There are a few letters from Hasaan to Max Roach within Roach’s archives at the Library of Congress, written in ornate, spiraling penmanship. One seems to be looking for help in setting up a publishing company, and communicates ideas such as: “This I do express as a heartfelt if in any way of development in your attention in so or by your dear volume of true modern method so I can be successful with all of my songs of music so I may keep giving & obtain its fountainhead in the giving of its language earnestly.” In the original liner notes for this record, Alan Sukoenig quotes Hasaan saying this: “The first musician I ever heard close range, aside from Art Tatum, that created this createth action of music that was already created in his playing years ago…’t is Elmo Hope.” I asked Sukoenig in 2018 whether Hasaan’s remarks were written — as I had always assumed — or spoken. He said that they were spoken slowly, over the phone, for dictation. Sukoenig added that sometimes Hasaan liked to affect what he assumed was an Arabic accent.
Perhaps Hasaan was a bit obscure and recondite. But this record sounds the opposite: urgent and vivid, collectively alive, full of organized exchanges. Ali is prepared with assertive music on a slightly out of tune piano, from his first gestures on the first tune, “Three-Four Vs. Six-Eight Four-Four Ways”: the banged cluster and the ascending trickle. Roach is prepared to charge back at him. And as the drummer Nasheet Waits has suggested, maybe all that assertion was a form of applying order. Roach may have been acting like an arranger, helping to give Ali’s compositions as much shape as possible. He was helping an obscure man become shareable.
The Legendary Hasaan, among other things, is a great work of sequencing, a set of dramas arranged in a particular way. On vinyl you will likely hear it in proper order. I would be wary of assigning particular emotional narratives to anyone’s instrumental music, because it is too easy be wrong. With someone like Hasaan Ibn Ali, I would be even more wary. There seems to have been a lot going on inside him, and neither I nor you will ever know precisely what it was. (Plus: what’s the percentage in declaring that a C-sixty-five chord translates to one specific feeling?) But you might be tempted, because this is a stirring record. When I hear “Three-Four Vs. Six-Eight,” “Off My Back Jack,” “Almost Like Me,” “Pay Not Play Not,” “To Inscribe,” I sense human feelings in their most complex and conflicted state: needling questions and thunderbolt answers and sudden changes of subject; excitement and giddiness; vexed grandiloquence; muted or subdued worry; contemplation and reflection.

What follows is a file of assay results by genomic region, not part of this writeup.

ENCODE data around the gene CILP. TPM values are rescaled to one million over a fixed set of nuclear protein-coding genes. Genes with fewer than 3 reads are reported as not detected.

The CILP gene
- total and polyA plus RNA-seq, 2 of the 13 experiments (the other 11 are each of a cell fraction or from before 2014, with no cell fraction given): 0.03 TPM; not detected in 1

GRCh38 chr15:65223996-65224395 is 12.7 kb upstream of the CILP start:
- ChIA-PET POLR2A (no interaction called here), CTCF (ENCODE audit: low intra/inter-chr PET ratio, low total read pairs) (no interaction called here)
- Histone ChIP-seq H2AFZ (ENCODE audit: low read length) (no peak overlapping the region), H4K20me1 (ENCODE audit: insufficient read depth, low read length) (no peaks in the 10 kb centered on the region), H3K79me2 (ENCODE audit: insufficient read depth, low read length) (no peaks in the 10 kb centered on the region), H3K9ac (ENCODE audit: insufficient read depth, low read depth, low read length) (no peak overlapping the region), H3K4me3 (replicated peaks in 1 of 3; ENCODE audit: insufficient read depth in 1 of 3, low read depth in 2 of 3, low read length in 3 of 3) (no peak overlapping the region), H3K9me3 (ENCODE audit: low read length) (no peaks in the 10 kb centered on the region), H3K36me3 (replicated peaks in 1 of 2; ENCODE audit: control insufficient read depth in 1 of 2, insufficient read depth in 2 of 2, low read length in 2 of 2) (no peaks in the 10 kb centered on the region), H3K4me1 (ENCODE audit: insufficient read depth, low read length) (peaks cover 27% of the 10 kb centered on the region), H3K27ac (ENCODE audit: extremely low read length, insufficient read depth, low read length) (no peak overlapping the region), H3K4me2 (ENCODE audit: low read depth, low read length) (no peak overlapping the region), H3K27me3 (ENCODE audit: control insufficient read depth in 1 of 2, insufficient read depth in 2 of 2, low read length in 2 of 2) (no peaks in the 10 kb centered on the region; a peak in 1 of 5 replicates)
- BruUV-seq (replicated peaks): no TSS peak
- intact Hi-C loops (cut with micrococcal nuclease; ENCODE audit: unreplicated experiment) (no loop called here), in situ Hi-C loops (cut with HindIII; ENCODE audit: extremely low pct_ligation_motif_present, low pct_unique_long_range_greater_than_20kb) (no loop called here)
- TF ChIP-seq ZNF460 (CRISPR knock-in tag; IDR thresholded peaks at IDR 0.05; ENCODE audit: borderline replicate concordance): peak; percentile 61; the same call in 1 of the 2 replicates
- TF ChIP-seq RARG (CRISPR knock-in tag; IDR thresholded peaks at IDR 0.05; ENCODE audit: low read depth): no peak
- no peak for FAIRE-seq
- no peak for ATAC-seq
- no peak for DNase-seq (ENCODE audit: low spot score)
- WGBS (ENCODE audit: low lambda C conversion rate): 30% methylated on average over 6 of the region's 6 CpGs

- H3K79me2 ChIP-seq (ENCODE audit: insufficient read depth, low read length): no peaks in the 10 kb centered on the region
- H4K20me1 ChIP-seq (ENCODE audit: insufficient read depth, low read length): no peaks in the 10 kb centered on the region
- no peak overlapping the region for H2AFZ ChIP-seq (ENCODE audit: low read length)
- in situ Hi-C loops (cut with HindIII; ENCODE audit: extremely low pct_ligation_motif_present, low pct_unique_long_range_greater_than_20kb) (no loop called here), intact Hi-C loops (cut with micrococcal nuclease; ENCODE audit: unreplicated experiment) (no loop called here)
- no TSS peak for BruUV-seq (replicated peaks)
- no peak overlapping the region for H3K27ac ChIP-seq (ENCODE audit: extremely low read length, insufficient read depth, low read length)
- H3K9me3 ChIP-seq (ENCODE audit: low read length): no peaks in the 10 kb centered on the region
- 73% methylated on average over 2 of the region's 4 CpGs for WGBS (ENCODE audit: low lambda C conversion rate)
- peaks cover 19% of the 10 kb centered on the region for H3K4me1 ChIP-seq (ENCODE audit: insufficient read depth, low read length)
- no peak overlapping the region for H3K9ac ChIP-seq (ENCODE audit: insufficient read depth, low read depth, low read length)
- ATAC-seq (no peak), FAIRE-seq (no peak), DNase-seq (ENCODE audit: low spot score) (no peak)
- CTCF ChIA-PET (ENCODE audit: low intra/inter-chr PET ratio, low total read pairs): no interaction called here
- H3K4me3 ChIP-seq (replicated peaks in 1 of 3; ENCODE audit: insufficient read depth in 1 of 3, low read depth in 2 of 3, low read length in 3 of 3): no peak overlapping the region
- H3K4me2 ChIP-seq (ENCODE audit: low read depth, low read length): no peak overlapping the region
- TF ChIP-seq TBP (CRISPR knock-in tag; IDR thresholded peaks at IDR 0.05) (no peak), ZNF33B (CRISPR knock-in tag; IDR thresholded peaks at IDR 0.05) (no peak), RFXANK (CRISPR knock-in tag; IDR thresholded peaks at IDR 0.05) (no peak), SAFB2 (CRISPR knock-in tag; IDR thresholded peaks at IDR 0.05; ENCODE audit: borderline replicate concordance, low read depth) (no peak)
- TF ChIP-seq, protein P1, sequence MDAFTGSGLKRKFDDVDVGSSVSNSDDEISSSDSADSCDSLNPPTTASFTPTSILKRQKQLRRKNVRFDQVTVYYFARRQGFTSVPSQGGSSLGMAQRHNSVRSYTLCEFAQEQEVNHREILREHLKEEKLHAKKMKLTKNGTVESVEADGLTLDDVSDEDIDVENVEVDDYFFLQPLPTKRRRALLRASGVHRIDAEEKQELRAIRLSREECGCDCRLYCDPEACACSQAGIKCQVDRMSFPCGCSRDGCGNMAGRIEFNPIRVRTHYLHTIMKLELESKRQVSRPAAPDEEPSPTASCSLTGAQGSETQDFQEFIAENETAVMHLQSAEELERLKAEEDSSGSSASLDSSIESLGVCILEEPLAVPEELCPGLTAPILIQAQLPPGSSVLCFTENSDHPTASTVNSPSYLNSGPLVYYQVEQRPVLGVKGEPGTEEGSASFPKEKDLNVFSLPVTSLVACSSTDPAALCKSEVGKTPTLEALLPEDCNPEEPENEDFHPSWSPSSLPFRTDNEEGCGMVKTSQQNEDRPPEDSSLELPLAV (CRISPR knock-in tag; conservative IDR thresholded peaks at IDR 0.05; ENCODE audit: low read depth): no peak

I also sense movement of bodies, at all times: running and swimming and, especially, the most heroic, bravura kind of solo dancing.
In his original liner notes, Sukoenig describes Hasaan in the studio starting to play before taking his overcoat off. Jymie Merritt saw Hasaan a few days later, before he left to return home. “It was the beginning of the cold season, and he’d left his overcoat somewhere,” he recalled. “I asked him, where is the money that you made? Did you put it in a safe place? He didn’t have a nickel. He had somehow divested himself of every cent he had. He had no money and no overcoat. I gave him mine and sent him back to Philadelphia. I realized there was very little I could do to help him.”